Farnaght is the first site the Native Woodland Trust acquired for planting with native species with the aim of turning it into new woodland.
Farnaght is a seven acre site situated in County Leitrim, in an undeveloped and peaceful part of the countryside, on the Longford-Leitrim border. The surrounding area abounds with wildlife, especially birds, with lakes, bogs and natural grasslands nearby.
The Native Woodland Trust purchased the site, in order to re-create natural woodland in the area. Approximately half of the 7-acre site is a dry sloping area of heavy clay soil, while the remaining half is low lying and wet.
A small area is occupied by three ancient Hawthorn trees (pictured above), believed to be several hundred years old. Traditionally known as "Fairy Thorns", these would have been considered somewhat sacred in the locality and this undoubtedly saved them from felling or other damage. We will continue to respect them, and no new trees will be planted in close proximity to them.
Planting on the site (which was pastureland) began several years ago, with birch, oak and crab apple currently establishing on the site. Trees of no commercial value, which are not being planted as part of new woodlands in Ireland – such as Elm and Black Poplar – will be included.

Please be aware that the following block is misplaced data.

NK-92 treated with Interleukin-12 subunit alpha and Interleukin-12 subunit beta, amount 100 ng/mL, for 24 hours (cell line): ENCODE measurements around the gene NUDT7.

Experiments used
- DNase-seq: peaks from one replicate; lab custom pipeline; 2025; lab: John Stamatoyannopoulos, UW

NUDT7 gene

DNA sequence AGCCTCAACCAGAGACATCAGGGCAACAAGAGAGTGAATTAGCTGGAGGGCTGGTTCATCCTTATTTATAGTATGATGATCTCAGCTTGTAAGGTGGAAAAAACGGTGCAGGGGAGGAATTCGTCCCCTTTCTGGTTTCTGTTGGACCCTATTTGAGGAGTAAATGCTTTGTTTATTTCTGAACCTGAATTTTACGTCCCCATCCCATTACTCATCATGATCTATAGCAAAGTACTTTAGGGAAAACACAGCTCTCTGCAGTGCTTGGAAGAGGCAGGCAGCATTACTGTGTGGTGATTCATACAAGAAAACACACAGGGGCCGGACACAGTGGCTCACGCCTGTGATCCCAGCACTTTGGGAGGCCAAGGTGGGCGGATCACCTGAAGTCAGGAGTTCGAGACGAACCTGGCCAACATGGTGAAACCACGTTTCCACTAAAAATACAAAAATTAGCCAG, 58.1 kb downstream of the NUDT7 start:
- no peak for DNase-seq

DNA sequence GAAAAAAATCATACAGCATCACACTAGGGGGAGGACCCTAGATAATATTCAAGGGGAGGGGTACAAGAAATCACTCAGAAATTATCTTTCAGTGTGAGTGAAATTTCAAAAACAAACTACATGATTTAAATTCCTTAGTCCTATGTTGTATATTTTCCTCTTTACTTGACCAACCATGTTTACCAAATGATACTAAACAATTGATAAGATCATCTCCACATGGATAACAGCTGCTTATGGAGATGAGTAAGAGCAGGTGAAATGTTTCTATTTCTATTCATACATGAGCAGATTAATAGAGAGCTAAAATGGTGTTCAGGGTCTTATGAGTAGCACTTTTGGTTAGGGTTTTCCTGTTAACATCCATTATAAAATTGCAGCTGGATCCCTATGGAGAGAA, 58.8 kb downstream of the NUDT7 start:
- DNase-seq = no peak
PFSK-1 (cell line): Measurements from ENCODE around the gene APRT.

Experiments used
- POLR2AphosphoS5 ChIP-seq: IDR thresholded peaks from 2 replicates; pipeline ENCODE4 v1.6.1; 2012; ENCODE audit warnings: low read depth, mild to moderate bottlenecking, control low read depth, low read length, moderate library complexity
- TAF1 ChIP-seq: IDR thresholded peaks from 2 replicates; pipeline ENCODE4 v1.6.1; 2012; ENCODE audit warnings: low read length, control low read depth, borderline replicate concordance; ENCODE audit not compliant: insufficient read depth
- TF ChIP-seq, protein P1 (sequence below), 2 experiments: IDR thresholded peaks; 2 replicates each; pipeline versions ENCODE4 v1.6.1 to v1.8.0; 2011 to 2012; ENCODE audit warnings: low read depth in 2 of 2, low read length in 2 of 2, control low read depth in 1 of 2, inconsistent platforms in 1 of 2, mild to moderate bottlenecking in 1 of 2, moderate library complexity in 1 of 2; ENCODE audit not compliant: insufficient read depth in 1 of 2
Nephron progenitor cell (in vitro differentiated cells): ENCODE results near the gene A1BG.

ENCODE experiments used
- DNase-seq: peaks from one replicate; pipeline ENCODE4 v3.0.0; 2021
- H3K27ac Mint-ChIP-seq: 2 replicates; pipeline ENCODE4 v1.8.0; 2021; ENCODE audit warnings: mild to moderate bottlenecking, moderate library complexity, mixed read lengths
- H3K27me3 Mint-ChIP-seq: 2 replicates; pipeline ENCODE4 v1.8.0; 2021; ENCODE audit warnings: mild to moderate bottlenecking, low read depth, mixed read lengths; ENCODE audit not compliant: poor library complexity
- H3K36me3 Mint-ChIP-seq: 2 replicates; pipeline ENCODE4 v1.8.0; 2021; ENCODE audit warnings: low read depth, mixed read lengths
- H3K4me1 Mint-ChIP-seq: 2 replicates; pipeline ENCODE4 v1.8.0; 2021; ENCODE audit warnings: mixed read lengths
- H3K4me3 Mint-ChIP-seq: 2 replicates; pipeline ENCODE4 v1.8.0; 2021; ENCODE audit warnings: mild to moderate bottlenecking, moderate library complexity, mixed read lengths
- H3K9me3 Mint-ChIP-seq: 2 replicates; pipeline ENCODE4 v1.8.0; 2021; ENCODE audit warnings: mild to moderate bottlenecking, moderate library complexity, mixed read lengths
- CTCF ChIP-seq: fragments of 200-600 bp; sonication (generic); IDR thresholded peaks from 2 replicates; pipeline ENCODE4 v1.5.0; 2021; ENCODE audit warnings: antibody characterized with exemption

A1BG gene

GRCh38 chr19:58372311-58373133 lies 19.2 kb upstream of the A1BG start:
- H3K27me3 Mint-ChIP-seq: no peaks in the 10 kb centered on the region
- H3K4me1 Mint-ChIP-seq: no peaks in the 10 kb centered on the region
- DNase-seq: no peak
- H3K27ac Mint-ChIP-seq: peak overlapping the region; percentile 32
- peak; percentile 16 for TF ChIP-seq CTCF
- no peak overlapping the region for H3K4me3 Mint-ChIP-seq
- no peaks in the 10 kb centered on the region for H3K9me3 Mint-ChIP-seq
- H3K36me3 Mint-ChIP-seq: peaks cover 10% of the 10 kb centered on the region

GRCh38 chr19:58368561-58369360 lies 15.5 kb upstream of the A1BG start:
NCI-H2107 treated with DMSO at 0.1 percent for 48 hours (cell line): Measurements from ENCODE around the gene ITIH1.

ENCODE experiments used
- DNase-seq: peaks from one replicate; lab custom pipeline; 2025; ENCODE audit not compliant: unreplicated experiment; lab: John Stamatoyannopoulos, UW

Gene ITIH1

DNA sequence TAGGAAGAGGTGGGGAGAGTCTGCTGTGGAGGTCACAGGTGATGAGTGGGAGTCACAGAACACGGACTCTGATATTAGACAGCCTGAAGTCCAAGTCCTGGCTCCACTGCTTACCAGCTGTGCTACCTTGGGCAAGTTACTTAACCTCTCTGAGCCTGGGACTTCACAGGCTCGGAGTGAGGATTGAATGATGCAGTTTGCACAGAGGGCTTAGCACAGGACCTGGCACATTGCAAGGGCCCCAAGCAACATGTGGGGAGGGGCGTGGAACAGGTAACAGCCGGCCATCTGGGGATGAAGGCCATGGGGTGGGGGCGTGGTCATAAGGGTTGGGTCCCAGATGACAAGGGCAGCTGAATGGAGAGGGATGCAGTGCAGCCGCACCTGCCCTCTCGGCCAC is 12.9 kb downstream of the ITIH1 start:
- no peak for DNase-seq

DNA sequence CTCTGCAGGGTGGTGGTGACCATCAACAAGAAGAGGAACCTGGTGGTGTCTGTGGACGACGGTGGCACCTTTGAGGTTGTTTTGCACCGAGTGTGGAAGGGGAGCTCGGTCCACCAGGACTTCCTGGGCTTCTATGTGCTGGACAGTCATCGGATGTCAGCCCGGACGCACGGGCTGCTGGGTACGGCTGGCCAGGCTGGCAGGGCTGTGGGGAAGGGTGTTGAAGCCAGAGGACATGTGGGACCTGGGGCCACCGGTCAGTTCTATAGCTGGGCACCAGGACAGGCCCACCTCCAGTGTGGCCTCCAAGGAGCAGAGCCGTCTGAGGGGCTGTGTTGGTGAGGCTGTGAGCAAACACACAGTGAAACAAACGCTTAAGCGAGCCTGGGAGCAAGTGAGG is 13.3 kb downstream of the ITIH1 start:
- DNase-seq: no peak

No trees will ever be harvested in this woodland and no hunting will ever be permitted.
During subsequent years after the initial planting, as the woodland canopy develops, the woodland will again be planted – this time with native woodland flowers such as Bluebells and Purple Orchids.
The woodland will then be allowed to regenerate naturally and provide a safe haven for wildlife and people alike - in perpetuity. A small portion of the site will be kept as a flower meadow, as species such as Yellow Rattle and Early Purple Orchid are already found here.
The Trust has been set up in such a way that even if it is dissolved, the woodlands must be transferred to the care of another similar organisation – so the continuity of your gesture is made certain.
In the satellite image above (which dates from several years ago), the western end of the site is at a higher elevation than the eastern, low lying end of the site. The satellite image shows several areas of planting which are developng well - a small square of birch has now reached over 5m tall, and is beginning to shade out the grass underneath, and we have seen tentative signs of wildflowers returning.